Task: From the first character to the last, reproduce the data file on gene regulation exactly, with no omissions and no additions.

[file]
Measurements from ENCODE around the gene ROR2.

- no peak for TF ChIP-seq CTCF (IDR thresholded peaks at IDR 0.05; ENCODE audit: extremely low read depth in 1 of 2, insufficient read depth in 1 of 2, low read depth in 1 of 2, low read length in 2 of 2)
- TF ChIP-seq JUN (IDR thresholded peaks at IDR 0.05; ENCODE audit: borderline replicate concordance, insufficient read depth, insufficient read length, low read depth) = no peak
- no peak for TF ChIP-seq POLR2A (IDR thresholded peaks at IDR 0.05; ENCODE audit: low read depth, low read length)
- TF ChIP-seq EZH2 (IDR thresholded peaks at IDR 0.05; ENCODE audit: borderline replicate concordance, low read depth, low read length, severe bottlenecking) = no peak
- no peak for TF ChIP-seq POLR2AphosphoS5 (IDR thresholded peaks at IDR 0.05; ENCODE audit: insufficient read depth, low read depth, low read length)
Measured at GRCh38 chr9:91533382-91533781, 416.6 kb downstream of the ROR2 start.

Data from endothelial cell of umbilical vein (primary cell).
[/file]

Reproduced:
Measurements from ENCODE around the gene ROR2.

- no peak for TF ChIP-seq CTCF (IDR thresholded peaks at IDR 0.05; ENCODE audit: extremely low read depth in 1 of 2, insufficient read depth in 1 of 2, low read depth in 1 of 2, low read length in 2 of 2)
- TF ChIP-seq JUN (IDR thresholded peaks at IDR 0.05; ENCODE audit: borderline replicate concordance, insufficient read depth, insufficient read length, low read depth) = no peak
- no peak for TF ChIP-seq POLR2A (IDR thresholded peaks at IDR 0.05; ENCODE audit: low read depth, low read length)
- TF ChIP-seq EZH2 (IDR thresholded peaks at IDR 0.05; ENCODE audit: borderline replicate concordance, low read depth, low read length, severe bottlenecking) = no peak
- no peak for TF ChIP-seq POLR2AphosphoS5 (IDR thresholded peaks at IDR 0.05; ENCODE audit: insufficient read depth, low read depth, low read length)
Measured at GRCh38 chr9:91533382-91533781, 416.6 kb downstream of the ROR2 start.

Data from endothelial cell of umbilical vein (primary cell).